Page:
Psychological Medicine (PSM) was started as a journal in 1970, so is a fairly ‘old’ publication. This was of course before online peer review systems existed, indeed before even computers in offices existed. Typewriters were the norm, and at that time mostly still manual although electric ones did exist. I do not know exactly how the reviewing was done in the very early days, but certainly in the 1980s authors were required to provide multiple typescripts (usually three or four), and if further copies were needed then it was usually possible to photocopy. Special forms were provided (I guess by the Press) for the reviewers to use. These were triplicate self-carboning affairs, and the idea was that the reviewer would keep one copy and return two copies to the journal editor, so that the editorial office would then keep one and send one to the authors. Of course many reviewers did not use these forms, or did not have secretaries to type up their comments, so a single sheet of handwritten comments was not in the least uncommon.

When I first started as editorial assistant I started with a change of editor and I took over from someone who had been with the founding editor of the journal. I inherited several boxes of randomly packed unsorted manuscripts in various stages of their journey, and spent many ‘happy’ hours finding things when authors contacted me (usually by phone or letter; I did have a computer but it was mainly at that time used as a word processor). Email was just about in its infancy and connections were by dial-up and incredibly slow. Not only that, but in fact only one computer in the department at that time was on a network anyway! And it was not mine! I did start a database to log submissions but it was a lot of data entry and only initially for record keeping. I did start to collect manuscripts on floppy disks in addition to paper (most manuscripts I see these days would not fit on the standard floppy disk of the time). Email attachments came later as bandwidth and speeds increased. It was not possible to add attachments to early emails. Also in those early days, prior to being able to look people up online in institutional directories, I used to avidly collect directories of society memberships (e.g. RCPsych, CINP) so that I would have addresses and phone numbers for potential reviewers.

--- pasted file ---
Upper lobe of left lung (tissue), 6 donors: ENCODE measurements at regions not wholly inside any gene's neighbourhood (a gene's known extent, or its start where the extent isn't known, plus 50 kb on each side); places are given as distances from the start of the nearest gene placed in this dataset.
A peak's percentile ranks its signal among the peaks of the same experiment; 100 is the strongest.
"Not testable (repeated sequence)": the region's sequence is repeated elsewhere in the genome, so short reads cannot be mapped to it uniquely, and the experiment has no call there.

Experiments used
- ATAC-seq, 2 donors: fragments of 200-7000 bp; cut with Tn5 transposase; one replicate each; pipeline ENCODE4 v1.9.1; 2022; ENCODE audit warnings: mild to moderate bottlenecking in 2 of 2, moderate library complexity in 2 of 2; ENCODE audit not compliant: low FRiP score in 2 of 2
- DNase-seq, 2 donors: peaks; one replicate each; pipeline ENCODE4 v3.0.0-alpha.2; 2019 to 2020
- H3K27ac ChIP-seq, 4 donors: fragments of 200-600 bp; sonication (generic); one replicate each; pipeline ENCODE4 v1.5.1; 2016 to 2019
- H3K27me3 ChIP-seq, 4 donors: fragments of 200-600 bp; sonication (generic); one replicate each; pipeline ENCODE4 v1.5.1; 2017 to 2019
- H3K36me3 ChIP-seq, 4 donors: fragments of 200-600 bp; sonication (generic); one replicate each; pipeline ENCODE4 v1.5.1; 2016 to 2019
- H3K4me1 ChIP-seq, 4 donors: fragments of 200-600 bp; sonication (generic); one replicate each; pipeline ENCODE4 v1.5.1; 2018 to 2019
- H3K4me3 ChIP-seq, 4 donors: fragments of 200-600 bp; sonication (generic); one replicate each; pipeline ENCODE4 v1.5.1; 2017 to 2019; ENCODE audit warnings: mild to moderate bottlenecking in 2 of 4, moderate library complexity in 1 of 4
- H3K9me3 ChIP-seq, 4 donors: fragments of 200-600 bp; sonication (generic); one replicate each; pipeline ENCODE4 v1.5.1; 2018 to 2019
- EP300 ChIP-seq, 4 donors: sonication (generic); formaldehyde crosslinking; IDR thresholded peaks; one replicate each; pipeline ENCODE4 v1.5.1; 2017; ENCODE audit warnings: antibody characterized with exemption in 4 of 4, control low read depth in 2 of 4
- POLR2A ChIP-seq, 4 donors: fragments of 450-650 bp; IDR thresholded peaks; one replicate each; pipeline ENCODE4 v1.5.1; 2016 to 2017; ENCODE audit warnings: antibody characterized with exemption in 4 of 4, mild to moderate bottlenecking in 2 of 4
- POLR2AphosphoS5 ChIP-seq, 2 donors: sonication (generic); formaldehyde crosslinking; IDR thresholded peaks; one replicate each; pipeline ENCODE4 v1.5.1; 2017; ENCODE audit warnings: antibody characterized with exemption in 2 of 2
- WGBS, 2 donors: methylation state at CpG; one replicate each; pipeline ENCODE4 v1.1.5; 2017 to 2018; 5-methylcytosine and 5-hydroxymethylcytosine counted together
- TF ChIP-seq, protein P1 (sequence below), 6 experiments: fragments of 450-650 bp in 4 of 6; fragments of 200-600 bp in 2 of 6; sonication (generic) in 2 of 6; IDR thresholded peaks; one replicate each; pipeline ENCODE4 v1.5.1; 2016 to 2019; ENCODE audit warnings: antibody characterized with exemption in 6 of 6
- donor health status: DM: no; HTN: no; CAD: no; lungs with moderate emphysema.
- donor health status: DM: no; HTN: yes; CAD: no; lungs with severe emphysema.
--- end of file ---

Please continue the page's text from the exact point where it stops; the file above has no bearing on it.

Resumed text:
My predecessor had been in the habit of not using a photocopier although I know for a fact that one was available to her. If she received only one copy of reviewer comments – either because only one of the copies of the form had been returned, or more often because the forms had not been used at all and comments were either typed or even handwritten on a blank sheet of paper, then she would cut the relevant comments out of the page to send to the authors – I literally found ‘filed’ pieces of paper with big square holes in them where the reviewer comments for authors had been. Also there was often no copy of the original manuscript saved – a title page if I was lucky, or maybe just the cover letter which originally accompanied the submission or a scribbled note of author and title on a piece of scrap paper. All the copies had been used to send to reviewers, who only very rarely returned them (postage costs played a big part). Therefore I would receive a revision and have nothing of the background to work with so would then have to go back to the authors to request a copy of the original manuscript (if they still had one!) and the original reviewer comments (if they had been kept) and hopefully a copy of the editor’s letter inviting the review – sometimes not even that was kept on the record. My first 3-4 months on the job were largely an exercise in guesswork.

Once email and internet became a bit more widespread, and more useful with faster speeds and greater bandwidth, (in the late 1990s) then it was possible to communicate more usefully via email, although submitting via email still had to wait a while, but a great many people still did not have internet access so it was still a very mixed bunch of paper and disks.

Compare all that to the relative speed and efficiency of online submission and peer review today – all in no more than 25 years!

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